Do concerns about legal and ethical risk affect the provision of pain relief at the end of life?

Project Overview: The aim of this study is to determine the extent to which health professionals’ beliefs about the law prevent them from providing effective pain and symptom control to patients at the end of life. The first phase of the research was to review publicly reported cases in which the conduct of health professionals in prescribing or administering medication was reviewed in legal or disciplinary fora. The second phase was empirical research involving interviews with 25 nurses who regularly work with patients at the end of life to explore the extent to which potential legal or professional consequences affect their practice in the provision of pain and symptom relief. Analysis is underway. The study findings will inform strategies to improve health professionals’ understanding of legal protections of appropriate medical practice at the end of life.

Project status: In progress.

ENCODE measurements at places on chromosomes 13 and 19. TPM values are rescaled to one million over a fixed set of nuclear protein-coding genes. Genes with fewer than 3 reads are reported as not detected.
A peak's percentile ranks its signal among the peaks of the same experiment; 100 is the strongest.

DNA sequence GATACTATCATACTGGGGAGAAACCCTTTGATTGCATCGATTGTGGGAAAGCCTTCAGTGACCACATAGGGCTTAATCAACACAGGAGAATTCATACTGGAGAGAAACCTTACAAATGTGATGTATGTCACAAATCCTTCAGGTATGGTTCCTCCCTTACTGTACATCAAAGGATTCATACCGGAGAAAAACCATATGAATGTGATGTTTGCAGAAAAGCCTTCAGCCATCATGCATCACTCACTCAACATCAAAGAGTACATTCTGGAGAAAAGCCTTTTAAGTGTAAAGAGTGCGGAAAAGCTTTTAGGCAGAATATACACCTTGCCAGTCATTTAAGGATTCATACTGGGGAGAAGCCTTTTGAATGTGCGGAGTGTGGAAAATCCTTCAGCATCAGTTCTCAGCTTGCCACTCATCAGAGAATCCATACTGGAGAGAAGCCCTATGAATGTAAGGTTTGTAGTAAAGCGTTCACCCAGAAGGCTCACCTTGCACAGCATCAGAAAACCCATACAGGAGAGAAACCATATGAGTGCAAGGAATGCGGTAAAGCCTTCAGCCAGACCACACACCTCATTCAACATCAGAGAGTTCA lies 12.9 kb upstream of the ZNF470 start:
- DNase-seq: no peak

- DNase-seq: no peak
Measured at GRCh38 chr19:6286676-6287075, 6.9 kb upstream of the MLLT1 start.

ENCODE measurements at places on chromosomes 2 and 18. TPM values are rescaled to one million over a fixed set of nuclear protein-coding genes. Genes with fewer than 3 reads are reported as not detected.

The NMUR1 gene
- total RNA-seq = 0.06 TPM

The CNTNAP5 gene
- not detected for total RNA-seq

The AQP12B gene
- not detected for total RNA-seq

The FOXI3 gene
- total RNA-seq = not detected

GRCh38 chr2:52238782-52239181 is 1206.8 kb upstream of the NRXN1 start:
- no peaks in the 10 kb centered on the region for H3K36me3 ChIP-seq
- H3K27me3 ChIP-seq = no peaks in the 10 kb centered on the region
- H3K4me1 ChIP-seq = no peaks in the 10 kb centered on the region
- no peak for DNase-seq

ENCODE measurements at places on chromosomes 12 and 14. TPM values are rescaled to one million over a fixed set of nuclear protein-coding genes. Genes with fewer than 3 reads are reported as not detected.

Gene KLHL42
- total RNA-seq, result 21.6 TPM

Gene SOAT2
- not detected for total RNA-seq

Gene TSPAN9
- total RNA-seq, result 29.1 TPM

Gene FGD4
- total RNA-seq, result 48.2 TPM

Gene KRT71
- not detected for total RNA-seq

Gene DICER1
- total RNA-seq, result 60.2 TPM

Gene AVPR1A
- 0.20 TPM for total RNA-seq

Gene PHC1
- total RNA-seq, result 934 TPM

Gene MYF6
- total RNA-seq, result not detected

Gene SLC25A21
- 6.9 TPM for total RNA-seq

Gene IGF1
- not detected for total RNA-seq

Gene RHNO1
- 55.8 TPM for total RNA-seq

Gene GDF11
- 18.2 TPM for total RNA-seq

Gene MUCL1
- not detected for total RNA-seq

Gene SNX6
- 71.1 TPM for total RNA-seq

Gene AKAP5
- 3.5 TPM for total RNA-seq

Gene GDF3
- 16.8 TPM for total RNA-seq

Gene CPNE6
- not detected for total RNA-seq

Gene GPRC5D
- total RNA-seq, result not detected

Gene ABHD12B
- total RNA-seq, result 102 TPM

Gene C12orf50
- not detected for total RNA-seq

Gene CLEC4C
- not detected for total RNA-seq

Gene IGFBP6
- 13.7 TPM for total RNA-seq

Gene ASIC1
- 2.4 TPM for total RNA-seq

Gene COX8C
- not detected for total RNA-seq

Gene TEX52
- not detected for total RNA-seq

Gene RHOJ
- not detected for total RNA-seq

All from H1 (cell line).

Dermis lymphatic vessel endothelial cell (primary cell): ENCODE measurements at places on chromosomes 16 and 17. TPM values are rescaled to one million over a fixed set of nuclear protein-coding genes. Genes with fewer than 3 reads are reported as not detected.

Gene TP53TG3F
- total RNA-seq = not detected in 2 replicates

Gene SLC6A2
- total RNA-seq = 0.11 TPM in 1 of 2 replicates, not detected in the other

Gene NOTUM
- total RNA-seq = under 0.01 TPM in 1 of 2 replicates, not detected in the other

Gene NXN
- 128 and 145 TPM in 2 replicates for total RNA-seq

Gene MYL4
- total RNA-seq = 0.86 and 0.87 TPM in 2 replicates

An Australian pilot study: Incidence and characteristics of end-of-life decisions.

Project Overview: Increasingly, due to advances in medical technologies, deaths in Australia occur after a medical decision to provide or limit treatment. The goal of this project is to describe the frequency and nature of these medical end-of-life decisions (MELDs), which take several forms, including withholding and withdrawing life-prolonging measures and alleviating pain with potentially life-shortening doses of opioids, and more rarely, the deliberate ending of life and assisting a person to do so. This study will obtain data about these decisions from a national cross-sectional survey of doctors who treat patients at the end of life, using a validated survey instrument. The study findings are vital to inform the laws and policies that regulate end-of-life decision-making in Australia and will serve as an important foundation to monitor future regulatory change.

Project status: In progress.